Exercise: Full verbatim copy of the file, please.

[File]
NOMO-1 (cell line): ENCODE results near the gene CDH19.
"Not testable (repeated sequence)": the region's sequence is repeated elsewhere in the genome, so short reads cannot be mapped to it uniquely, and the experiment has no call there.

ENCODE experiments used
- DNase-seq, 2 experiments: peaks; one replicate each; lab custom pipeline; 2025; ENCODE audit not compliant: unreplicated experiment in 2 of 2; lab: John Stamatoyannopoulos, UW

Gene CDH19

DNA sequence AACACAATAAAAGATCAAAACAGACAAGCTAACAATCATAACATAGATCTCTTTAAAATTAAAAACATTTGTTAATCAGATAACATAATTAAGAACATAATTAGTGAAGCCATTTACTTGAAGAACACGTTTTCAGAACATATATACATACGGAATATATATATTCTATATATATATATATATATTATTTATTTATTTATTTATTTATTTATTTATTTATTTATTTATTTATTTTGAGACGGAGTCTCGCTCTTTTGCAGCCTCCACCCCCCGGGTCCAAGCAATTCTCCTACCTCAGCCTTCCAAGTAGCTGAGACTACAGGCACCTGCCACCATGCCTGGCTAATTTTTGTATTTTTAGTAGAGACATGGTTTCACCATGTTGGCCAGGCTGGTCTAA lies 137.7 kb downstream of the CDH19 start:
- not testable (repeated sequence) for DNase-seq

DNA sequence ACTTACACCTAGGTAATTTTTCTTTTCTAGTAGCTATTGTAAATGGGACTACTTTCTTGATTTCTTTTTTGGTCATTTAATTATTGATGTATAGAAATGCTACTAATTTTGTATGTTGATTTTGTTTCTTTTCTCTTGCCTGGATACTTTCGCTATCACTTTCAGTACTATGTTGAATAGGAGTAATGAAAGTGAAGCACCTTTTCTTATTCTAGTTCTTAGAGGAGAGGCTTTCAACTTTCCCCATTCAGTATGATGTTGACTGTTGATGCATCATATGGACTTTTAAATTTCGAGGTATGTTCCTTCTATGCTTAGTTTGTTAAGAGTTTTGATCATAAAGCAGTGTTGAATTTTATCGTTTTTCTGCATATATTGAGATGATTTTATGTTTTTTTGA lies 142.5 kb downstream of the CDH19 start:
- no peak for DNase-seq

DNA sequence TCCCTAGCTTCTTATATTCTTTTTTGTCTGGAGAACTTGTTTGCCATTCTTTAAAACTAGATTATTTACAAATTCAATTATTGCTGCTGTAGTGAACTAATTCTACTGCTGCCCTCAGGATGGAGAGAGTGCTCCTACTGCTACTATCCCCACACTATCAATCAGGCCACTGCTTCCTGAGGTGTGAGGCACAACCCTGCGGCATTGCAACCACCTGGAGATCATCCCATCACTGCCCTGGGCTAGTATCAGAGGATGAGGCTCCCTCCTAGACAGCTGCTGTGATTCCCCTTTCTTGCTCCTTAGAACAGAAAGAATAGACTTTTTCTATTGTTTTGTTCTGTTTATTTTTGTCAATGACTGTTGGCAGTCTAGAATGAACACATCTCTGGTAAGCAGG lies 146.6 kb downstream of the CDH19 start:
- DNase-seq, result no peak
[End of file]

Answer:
NOMO-1 (cell line): ENCODE results near the gene CDH19.
"Not testable (repeated sequence)": the region's sequence is repeated elsewhere in the genome, so short reads cannot be mapped to it uniquely, and the experiment has no call there.

ENCODE experiments used
- DNase-seq, 2 experiments: peaks; one replicate each; lab custom pipeline; 2025; ENCODE audit not compliant: unreplicated experiment in 2 of 2; lab: John Stamatoyannopoulos, UW

Gene CDH19

DNA sequence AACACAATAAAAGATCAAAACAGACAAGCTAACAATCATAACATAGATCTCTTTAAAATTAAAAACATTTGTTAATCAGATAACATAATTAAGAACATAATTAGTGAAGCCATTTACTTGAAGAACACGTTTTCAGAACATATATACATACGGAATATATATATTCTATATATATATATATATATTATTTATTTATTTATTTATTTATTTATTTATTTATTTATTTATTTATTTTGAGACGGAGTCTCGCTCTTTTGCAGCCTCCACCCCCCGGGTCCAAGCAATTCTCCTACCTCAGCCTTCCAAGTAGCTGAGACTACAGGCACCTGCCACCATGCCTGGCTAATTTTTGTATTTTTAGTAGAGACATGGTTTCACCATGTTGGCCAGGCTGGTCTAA lies 137.7 kb downstream of the CDH19 start:
- not testable (repeated sequence) for DNase-seq

DNA sequence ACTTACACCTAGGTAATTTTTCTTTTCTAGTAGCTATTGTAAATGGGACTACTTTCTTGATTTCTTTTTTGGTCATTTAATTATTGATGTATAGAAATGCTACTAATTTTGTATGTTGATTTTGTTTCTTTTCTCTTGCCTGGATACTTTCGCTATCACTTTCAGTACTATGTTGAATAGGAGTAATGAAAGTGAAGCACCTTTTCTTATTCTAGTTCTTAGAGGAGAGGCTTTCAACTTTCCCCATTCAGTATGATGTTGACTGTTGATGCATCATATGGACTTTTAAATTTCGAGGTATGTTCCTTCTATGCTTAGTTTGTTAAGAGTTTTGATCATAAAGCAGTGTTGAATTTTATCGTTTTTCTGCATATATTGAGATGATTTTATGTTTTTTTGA lies 142.5 kb downstream of the CDH19 start:
- no peak for DNase-seq

DNA sequence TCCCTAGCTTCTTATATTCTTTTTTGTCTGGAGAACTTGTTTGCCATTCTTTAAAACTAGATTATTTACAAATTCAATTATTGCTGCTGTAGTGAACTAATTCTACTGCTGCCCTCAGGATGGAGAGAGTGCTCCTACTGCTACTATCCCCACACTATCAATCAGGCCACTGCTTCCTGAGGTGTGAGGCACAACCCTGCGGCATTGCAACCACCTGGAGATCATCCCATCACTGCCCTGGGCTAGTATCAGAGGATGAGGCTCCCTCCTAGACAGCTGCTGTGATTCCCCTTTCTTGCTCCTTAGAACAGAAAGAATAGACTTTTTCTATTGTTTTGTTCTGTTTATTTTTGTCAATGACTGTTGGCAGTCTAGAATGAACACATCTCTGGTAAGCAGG lies 146.6 kb downstream of the CDH19 start:
- DNase-seq, result no peak